Miwani land case ghosts haunts ex-courtmen

Miwani land case ghosts haunts ex-courtmen

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By Fredrick Odiero
One of the oldest cases at the Kisumu Law Courts draws to a close with a former magistrate and his accomplice who is a former public officer finding themselves on the wrong side of the law.
Former principal magistrate Abdul Elkindy and the public officer, Moses Osewe have a case to answer and were placed on the defence on three accounts as a Kisumu Ethics and Anti Corruption Court acquitted six other accused in the Sh2.3 billion Miwani Sugar Company land fraud case.
The two were acquitted on other three charges that include conspiracy to commit fraud and fraudulent disposal of public property, acquisition of public property and forgery.
The other accused are director of Crossley Holdings Ltd Ian Mawa, Philips Katiba, Kefa Lumumba, Kibos Sugar Company chairman Sukhwinder Singh, Epainto Apono and Crossley Holdings Ltd were acquitted of all the six charges against them.
The former magistrate and seven others were charged with conspiracy to defraud the miller of 9.3 acres between 2007 and 2008. They denied any wrongdoing in the case that has been going on for the last nine years.
However, in his ruling, chief magistrate Julius Ng’arng’ar noted that the prosecution in the case had established a prime facie case in relation to the 3rd, 5th and 6th accounts against Elkindy and Osewe.
The charges include willful neglect of official duty by the public officer (Osewe), abuse of office contrary to sections of the anti corruption and economic crime (Elkindy) and abuse of office contrary to sections as read with sections of the penal code.
On the forgery count, the magistrate said that the evidence of a document examiner would have been critical in establishing whether the document was a forgery or not.
“The investigative officer told the court that he did not subject the document to the government examiner for examination to find out whether it was forged,” he stated.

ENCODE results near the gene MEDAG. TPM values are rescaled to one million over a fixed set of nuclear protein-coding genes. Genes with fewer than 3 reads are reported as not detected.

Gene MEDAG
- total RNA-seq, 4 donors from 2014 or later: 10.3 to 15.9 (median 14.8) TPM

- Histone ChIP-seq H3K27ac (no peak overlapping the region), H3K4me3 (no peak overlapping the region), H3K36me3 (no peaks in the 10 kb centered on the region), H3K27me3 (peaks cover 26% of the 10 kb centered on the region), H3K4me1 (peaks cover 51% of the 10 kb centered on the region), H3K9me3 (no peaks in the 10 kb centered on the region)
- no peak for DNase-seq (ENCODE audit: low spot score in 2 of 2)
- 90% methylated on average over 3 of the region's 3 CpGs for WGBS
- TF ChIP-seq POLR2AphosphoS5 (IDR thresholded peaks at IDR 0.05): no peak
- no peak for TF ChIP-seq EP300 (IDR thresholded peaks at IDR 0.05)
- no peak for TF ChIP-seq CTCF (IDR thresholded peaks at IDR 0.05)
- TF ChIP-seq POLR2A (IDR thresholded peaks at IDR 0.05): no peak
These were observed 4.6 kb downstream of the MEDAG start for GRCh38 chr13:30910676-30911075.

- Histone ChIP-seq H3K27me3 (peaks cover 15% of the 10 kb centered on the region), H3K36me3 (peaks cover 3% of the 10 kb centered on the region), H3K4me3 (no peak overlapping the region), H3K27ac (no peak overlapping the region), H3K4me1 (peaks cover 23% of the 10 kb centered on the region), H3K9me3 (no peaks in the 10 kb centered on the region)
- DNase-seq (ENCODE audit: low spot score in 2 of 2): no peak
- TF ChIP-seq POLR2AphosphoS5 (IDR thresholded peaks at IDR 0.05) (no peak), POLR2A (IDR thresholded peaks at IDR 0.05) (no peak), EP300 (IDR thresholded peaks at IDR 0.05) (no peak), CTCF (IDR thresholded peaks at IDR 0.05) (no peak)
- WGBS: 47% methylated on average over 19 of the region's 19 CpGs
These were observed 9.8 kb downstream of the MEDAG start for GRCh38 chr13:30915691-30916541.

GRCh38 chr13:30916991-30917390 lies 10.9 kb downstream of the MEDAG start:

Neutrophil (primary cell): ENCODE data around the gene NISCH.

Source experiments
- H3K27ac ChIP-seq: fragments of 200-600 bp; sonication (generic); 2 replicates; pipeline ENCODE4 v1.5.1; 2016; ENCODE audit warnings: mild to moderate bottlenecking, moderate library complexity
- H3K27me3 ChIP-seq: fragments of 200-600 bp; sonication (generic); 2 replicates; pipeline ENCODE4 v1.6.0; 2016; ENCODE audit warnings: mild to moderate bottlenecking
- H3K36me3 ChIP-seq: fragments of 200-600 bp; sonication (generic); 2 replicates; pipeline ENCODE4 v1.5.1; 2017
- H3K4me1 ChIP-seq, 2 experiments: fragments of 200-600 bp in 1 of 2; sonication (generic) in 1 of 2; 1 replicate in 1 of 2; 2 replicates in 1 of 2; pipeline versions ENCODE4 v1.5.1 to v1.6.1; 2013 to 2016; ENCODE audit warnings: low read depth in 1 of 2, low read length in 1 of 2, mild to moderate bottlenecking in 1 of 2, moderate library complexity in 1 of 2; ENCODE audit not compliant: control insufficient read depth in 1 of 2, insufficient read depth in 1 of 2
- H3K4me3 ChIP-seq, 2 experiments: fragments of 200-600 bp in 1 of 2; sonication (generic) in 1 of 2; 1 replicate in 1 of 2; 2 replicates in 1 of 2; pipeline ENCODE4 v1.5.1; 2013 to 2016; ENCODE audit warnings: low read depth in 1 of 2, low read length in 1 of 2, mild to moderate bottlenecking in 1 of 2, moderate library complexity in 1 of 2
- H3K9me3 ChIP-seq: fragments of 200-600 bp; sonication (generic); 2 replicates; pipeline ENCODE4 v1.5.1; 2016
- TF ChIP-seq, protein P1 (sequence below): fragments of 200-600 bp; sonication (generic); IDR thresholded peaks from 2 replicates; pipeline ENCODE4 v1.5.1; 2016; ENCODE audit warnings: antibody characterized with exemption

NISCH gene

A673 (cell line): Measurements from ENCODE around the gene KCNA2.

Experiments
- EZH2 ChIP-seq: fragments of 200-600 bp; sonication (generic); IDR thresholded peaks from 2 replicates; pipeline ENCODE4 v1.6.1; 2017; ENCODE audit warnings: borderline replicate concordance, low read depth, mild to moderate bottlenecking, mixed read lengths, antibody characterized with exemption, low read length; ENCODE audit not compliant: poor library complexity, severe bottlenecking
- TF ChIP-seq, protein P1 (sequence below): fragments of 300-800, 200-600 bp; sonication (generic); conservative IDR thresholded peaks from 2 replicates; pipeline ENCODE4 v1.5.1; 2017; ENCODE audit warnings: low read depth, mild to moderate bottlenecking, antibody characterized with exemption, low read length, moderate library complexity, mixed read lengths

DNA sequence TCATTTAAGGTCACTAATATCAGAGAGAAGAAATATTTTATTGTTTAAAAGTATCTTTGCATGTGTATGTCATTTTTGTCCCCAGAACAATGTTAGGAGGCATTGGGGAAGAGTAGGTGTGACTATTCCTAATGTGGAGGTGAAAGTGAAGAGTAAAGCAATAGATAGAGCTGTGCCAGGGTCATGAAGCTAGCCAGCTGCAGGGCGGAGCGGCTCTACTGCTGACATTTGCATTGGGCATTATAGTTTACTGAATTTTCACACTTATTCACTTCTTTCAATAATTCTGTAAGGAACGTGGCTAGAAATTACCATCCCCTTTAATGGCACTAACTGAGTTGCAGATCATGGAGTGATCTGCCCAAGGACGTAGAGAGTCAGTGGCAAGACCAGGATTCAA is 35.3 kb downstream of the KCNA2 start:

Ngar’ngar’ attributed the collapse of 1st, 2nd and 4th counts to shoddy investigations by the prosecution. The investigating officer failed to cover very obvious and crucial aspects that could have proved the charges.
He noted that the prosecution failed to tender evidence to demonstrate that Miwani Sugar Company (1989) in receivership was a public limited company. This, he said, would have been easily proved by presenting a certificate of incorporation, which was never produced.
“From the evidence presented by the prosecution, the assertion was that the land in question was never registered to Miwani Sugar Company (1989) Limited in receivership as the evidence of prosecution witness Steven Kipngetich”.
The company secretary, Rosemary Akoth, also gave the same evidence that during her tenure, she did not see any inventory.
He at the same time noted that the prosecution failed to demonstrate the role played by the directors of Crossley Holdings Ltd
Ngar’ngar’ noted that the 2nd and 6th accused status was not established. He stated that the investigations officer Stanley Mwiriti admitted that the 6th accused was not a director of Crossley Holdings Limited. He went further to state that he didn’t know why the 6th person was charged.
The prosecution failed to demonstrate the role played by the directors of Crossley Holdings Ltd. No nexus was created between the 6th and 9th accused.
He ruled that the evidence presented was not enough to sustain convictions for the accused even if the accused persons failed to offer any defence.
He acquitted all the accused persons of the first count which was conspiracy to defraud under section 317 of the penal code.
The case had a total of 30 witnesses of which all never testified as others passed on according to the magistrate.